GENEVA (Sputnik), Anastasia Levchenko – The Public Forum is an annual event bringing together representatives of governments, business communities, media and civil society from WTO members across the globe to discuss various problems and find common approaches to them.
This year, the relation of the WTO agenda to politics was behind most of the discussions, though never put into words directly.
The title of the forum "Trade Works!" suggests that WTO functions well despite political factors, such as tensions between Russia and the United States over the Ukrainian crisis that led to sanctions, or reluctance to acknowledge the growing clout of BRICS countries that triggers their exclusion from major regional free trade negotiations – Transatlantic Trade and Investment Partnership (TTIP), Trans-Pacific Partnership (TPP) or Trade in Services Agreement (TiSA).
Inability of major WTO members to separate political interests from trade has resulted in the growing inefficiency of the multilateral format of the organization.
WTO’s current trade-negotiation round – the Doha Development Agenda (DDA) — has stalled, which, in turn, has prompted the United States, the European Union and a number of the Pacific and Latin American states to launch secret talks on the liberalization of trade and services (TTIP, TPP or TiSA) outside WTO confines.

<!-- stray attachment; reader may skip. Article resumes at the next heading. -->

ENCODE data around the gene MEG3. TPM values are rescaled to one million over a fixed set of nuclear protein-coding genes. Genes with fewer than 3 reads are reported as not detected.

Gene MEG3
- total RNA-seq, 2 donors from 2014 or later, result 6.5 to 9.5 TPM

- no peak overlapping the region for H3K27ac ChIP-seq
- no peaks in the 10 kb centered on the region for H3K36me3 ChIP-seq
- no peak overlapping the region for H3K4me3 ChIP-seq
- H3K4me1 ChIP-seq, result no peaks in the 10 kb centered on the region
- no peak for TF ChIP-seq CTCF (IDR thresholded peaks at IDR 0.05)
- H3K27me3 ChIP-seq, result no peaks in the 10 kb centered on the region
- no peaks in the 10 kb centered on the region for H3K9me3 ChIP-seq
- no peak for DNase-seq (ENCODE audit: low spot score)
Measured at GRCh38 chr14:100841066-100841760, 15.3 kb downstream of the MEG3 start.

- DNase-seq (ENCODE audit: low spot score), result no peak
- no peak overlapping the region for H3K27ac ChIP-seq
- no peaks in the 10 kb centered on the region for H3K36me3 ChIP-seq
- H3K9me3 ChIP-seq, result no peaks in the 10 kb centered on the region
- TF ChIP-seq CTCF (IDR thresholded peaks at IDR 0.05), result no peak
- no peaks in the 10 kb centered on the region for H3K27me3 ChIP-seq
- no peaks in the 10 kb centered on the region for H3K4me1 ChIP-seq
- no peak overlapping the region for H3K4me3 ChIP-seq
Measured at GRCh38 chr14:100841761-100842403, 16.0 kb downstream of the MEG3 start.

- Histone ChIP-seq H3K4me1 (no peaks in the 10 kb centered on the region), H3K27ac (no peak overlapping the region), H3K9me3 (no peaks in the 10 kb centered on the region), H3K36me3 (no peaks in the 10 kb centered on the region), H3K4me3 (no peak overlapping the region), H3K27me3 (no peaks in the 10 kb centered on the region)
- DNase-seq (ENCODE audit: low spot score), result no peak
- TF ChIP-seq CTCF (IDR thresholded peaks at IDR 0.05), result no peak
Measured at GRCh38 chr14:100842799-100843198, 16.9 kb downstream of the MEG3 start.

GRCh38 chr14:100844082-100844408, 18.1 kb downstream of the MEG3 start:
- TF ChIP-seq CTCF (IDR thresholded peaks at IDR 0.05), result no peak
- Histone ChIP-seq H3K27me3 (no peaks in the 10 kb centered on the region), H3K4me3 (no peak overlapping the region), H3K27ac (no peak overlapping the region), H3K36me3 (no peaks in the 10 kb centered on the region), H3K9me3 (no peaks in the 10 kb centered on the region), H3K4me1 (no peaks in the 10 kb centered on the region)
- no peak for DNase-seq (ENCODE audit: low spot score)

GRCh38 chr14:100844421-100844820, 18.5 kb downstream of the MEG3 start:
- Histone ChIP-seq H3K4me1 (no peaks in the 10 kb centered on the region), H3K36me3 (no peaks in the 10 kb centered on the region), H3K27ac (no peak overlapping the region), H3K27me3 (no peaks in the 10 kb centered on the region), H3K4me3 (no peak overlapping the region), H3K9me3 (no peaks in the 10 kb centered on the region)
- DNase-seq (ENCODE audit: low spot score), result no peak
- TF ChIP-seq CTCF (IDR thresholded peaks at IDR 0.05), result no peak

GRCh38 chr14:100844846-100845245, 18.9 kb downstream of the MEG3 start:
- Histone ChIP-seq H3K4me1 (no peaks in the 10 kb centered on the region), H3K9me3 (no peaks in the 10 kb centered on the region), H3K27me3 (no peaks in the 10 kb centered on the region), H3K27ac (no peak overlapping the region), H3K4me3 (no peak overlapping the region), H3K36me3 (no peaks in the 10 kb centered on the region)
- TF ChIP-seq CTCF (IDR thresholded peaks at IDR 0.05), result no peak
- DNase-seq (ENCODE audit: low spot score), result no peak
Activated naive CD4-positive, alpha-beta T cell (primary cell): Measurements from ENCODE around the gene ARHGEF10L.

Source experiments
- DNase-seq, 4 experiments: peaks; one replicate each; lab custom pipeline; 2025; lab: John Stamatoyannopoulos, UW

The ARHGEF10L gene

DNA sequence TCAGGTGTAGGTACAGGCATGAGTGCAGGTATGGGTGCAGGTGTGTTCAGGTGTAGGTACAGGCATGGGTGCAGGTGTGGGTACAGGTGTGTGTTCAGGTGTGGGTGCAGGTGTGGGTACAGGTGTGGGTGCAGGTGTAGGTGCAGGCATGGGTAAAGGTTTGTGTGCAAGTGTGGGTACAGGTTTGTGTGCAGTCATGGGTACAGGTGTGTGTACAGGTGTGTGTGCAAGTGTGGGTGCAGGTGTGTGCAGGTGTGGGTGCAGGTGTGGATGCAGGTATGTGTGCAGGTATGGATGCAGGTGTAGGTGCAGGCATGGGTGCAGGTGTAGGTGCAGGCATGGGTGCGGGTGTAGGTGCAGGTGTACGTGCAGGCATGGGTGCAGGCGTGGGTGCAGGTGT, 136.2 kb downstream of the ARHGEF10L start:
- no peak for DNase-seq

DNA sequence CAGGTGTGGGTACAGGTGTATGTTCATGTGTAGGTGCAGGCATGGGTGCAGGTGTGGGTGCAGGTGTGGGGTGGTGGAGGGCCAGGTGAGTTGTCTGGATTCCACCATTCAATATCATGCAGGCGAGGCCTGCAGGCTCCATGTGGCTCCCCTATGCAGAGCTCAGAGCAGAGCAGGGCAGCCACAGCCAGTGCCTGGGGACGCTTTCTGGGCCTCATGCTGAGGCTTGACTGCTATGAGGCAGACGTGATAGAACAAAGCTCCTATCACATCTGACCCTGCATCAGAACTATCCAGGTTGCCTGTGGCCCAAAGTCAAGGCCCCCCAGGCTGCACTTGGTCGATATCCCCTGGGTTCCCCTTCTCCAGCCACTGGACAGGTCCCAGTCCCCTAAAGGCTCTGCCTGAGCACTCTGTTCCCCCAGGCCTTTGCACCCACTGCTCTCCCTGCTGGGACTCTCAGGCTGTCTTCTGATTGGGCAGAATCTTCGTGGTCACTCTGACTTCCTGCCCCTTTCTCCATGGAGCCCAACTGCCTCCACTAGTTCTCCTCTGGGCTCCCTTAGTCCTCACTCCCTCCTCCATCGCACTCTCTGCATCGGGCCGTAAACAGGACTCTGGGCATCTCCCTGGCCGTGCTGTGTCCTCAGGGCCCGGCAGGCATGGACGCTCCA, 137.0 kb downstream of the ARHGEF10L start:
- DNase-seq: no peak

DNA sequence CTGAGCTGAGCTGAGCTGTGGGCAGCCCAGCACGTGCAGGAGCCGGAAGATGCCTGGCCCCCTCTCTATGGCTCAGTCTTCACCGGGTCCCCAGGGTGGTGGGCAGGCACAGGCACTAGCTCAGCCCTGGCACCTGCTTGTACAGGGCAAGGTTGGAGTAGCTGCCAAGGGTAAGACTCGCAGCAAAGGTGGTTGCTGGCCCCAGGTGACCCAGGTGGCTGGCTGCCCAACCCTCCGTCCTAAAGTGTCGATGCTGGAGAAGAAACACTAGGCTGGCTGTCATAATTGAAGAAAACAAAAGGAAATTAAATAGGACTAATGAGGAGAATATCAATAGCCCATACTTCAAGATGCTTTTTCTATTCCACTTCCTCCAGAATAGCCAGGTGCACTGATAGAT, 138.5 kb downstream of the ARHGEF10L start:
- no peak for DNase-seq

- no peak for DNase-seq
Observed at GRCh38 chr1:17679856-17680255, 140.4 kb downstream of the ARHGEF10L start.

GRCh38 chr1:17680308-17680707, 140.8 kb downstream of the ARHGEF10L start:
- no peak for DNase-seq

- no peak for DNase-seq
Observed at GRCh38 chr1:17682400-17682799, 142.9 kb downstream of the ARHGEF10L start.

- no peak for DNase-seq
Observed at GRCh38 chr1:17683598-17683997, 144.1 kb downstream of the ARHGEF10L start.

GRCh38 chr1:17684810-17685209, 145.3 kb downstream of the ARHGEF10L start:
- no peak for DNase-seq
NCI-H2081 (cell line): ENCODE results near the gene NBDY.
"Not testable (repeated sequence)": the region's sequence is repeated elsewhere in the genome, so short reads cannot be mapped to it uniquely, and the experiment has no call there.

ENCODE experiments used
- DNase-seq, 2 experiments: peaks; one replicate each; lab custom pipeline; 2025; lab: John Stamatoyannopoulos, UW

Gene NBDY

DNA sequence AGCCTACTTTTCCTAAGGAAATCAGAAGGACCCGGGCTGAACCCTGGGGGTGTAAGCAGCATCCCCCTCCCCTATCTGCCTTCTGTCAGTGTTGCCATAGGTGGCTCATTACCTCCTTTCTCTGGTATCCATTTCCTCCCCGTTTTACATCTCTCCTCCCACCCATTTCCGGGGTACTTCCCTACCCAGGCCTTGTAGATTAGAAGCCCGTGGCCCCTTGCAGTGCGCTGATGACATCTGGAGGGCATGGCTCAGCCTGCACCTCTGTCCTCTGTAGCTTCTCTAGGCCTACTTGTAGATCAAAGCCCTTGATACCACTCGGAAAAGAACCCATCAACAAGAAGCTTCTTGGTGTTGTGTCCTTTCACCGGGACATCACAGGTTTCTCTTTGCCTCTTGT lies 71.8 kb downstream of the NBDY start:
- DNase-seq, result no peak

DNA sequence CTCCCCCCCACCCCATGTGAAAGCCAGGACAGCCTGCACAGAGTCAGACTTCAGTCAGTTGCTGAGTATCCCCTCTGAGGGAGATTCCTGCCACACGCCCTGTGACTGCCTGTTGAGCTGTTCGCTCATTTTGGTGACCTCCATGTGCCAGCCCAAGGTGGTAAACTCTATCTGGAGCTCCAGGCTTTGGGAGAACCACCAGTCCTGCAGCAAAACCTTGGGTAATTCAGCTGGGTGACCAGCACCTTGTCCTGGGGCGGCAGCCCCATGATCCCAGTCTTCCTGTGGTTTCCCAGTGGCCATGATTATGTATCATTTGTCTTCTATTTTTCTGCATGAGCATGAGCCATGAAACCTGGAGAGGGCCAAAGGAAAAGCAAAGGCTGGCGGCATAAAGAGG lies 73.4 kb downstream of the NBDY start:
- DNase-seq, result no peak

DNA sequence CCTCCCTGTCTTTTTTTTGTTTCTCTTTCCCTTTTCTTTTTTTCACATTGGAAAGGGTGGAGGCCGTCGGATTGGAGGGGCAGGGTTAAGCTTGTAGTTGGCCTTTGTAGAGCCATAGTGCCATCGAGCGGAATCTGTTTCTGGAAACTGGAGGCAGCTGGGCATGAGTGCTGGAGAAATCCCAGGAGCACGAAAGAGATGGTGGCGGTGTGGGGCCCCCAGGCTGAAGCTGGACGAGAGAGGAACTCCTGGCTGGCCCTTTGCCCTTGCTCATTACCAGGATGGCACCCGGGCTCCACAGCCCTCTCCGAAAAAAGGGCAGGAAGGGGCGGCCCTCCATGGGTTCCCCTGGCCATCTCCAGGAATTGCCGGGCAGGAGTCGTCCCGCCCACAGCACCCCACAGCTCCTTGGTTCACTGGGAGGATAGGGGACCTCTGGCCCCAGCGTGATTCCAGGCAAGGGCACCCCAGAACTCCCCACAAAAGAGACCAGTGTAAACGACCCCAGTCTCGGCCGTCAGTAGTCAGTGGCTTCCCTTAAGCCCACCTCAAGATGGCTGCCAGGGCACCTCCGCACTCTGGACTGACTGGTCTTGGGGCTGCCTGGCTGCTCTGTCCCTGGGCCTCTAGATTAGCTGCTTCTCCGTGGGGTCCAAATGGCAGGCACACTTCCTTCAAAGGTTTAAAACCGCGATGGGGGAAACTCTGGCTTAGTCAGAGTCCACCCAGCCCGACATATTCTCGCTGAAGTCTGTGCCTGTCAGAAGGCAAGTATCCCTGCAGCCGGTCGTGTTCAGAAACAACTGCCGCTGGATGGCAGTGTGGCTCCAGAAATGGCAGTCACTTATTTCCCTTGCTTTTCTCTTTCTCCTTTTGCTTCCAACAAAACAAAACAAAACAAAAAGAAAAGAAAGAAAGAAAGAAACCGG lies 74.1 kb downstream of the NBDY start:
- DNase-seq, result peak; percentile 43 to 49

Others insisted that only a multilateral format of the WTO can be considered fair and democratic and should prevail despite the desire of a number of states led by the United States to form a closed club of countries that would impose trade regulations favorable for them on the rest of the world.
Inclusivity of global trade relations and the necessity to help the least developed African countries integrate into them was also a prevailing topic of the WTO forum's discussions.
Legal regulation of digital trade, which has become almost more important than energy trade relations, was also on the agenda.
The WTO Public Forum has not come up with any conclusions or practical decisions, as its format does not stipulate it, but it gave an opportunity to a broad range of participants, including the media, to address the most sensitive issues in today's global trade and exchange views on them.